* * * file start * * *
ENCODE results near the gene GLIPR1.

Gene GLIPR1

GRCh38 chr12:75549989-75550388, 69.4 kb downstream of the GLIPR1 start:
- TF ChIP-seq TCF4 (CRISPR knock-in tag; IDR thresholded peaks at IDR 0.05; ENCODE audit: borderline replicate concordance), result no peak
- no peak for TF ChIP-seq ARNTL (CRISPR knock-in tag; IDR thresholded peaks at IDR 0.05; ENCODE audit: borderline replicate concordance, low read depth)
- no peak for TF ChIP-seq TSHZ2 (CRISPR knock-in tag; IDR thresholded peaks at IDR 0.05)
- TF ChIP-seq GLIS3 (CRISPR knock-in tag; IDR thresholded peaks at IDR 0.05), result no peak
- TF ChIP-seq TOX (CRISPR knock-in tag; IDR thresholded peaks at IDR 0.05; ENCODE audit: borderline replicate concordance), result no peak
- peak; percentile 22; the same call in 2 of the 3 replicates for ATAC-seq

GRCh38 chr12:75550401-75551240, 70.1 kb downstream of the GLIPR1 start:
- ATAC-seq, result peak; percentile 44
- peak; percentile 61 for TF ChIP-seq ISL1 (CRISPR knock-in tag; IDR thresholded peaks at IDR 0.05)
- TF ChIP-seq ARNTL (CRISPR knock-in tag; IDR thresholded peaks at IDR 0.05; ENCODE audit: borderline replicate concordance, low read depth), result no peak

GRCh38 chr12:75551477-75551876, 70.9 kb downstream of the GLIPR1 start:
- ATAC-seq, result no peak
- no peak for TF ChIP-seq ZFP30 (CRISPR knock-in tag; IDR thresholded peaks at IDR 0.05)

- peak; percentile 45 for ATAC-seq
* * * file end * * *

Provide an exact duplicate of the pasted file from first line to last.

ENCODE results near the gene GLIPR1.

Gene GLIPR1

GRCh38 chr12:75549989-75550388, 69.4 kb downstream of the GLIPR1 start:
- TF ChIP-seq TCF4 (CRISPR knock-in tag; IDR thresholded peaks at IDR 0.05; ENCODE audit: borderline replicate concordance), result no peak
- no peak for TF ChIP-seq ARNTL (CRISPR knock-in tag; IDR thresholded peaks at IDR 0.05; ENCODE audit: borderline replicate concordance, low read depth)
- no peak for TF ChIP-seq TSHZ2 (CRISPR knock-in tag; IDR thresholded peaks at IDR 0.05)
- TF ChIP-seq GLIS3 (CRISPR knock-in tag; IDR thresholded peaks at IDR 0.05), result no peak
- TF ChIP-seq TOX (CRISPR knock-in tag; IDR thresholded peaks at IDR 0.05; ENCODE audit: borderline replicate concordance), result no peak
- peak; percentile 22; the same call in 2 of the 3 replicates for ATAC-seq

GRCh38 chr12:75550401-75551240, 70.1 kb downstream of the GLIPR1 start:
- ATAC-seq, result peak; percentile 44
- peak; percentile 61 for TF ChIP-seq ISL1 (CRISPR knock-in tag; IDR thresholded peaks at IDR 0.05)
- TF ChIP-seq ARNTL (CRISPR knock-in tag; IDR thresholded peaks at IDR 0.05; ENCODE audit: borderline replicate concordance, low read depth), result no peak

GRCh38 chr12:75551477-75551876, 70.9 kb downstream of the GLIPR1 start:
- ATAC-seq, result no peak
- no peak for TF ChIP-seq ZFP30 (CRISPR knock-in tag; IDR thresholded peaks at IDR 0.05)

- peak; percentile 45 for ATAC-seq